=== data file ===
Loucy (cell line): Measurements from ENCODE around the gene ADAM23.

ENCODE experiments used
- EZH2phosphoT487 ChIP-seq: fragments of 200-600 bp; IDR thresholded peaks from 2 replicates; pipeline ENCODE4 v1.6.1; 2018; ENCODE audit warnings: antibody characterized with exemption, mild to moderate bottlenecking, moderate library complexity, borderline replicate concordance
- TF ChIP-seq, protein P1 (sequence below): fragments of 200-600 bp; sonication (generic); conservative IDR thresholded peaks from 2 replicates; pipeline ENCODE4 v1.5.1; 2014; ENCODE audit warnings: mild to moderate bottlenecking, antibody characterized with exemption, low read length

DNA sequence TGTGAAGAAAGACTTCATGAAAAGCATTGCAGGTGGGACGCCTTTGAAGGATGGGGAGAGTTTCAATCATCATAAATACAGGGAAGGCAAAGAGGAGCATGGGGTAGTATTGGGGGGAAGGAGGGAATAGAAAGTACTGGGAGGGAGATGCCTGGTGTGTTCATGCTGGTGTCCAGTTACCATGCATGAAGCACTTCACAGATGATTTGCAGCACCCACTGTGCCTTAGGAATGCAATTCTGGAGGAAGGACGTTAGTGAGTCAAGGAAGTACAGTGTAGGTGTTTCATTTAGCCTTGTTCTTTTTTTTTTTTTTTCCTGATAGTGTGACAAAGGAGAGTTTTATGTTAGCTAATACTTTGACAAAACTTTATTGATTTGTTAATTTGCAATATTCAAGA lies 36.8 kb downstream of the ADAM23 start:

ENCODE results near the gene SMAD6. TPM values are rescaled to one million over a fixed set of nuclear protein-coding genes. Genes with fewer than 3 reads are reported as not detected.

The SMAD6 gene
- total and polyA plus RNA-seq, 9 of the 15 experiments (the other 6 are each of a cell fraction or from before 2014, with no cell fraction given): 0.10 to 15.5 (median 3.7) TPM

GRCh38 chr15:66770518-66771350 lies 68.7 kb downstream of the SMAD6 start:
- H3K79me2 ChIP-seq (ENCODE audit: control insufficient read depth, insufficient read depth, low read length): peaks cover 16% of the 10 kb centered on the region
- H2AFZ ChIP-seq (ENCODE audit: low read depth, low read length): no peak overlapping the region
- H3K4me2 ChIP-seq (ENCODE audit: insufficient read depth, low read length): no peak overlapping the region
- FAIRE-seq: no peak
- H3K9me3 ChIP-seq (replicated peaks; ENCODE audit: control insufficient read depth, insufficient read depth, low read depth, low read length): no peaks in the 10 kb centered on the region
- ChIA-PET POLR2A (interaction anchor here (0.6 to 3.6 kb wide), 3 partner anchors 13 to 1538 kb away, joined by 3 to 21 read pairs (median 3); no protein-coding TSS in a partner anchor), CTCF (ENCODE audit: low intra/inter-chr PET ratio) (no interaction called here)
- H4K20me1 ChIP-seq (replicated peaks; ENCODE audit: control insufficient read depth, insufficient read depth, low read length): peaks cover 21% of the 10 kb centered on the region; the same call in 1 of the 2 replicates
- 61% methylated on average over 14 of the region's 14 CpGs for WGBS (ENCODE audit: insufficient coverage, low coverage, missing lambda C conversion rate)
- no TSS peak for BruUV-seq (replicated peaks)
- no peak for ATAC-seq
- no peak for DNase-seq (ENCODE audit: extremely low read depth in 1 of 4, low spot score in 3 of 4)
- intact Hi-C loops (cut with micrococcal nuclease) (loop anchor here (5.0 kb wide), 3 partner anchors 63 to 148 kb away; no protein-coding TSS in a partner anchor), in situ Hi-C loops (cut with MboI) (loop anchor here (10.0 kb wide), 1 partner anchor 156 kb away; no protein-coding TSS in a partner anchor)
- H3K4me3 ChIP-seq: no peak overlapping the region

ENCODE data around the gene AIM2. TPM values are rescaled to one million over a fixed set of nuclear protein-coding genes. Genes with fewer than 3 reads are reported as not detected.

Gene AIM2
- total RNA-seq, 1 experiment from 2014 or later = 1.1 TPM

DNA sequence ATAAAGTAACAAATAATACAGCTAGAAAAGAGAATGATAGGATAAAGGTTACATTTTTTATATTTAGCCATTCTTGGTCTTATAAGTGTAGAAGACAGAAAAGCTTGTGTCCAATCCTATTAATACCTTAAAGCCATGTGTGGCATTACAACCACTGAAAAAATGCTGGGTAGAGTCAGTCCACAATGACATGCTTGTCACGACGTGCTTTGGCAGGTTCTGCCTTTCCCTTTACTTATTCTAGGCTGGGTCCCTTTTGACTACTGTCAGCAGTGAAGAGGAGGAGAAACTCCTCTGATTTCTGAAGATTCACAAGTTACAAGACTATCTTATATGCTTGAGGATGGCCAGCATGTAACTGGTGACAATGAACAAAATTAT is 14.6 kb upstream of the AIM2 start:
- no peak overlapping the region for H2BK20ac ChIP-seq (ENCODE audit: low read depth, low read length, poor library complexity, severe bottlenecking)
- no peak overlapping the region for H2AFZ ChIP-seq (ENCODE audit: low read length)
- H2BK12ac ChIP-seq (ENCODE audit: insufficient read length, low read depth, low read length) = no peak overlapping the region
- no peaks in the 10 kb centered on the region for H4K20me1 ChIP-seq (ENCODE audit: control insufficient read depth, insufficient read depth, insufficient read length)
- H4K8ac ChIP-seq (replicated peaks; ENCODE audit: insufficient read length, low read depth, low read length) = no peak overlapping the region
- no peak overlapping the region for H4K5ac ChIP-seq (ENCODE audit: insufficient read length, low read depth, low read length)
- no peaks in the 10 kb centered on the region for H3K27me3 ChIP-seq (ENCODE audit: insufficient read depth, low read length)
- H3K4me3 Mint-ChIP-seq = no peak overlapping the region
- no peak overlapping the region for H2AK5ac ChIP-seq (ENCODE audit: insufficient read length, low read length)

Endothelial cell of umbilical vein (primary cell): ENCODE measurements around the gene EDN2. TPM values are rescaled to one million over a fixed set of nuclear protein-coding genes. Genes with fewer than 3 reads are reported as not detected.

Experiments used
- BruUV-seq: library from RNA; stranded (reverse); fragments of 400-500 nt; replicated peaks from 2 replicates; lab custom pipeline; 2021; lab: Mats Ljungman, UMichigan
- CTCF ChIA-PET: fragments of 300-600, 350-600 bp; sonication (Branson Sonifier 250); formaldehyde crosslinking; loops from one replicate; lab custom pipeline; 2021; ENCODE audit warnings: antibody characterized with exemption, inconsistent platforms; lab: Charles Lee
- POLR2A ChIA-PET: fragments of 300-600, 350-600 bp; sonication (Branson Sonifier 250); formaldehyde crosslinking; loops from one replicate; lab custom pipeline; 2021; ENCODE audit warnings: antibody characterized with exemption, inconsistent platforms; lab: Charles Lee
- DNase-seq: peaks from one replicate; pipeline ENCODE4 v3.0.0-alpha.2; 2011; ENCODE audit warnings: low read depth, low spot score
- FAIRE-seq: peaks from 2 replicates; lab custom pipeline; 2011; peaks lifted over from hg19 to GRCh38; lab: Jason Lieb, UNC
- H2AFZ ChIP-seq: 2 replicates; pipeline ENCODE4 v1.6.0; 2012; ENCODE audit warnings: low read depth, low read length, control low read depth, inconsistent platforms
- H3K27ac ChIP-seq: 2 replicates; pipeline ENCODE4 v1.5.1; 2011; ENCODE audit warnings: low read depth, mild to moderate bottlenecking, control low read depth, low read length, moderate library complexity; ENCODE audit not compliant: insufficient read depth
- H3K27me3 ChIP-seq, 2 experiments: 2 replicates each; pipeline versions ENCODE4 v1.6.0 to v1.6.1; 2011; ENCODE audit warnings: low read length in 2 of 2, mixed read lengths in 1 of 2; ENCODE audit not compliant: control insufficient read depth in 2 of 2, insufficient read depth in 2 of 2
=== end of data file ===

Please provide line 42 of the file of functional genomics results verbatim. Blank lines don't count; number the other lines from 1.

- FAIRE-seq: peaks from 2 replicates; lab custom pipeline; 2011; peaks lifted over from hg19 to GRCh38; lab: Jason Lieb, UNC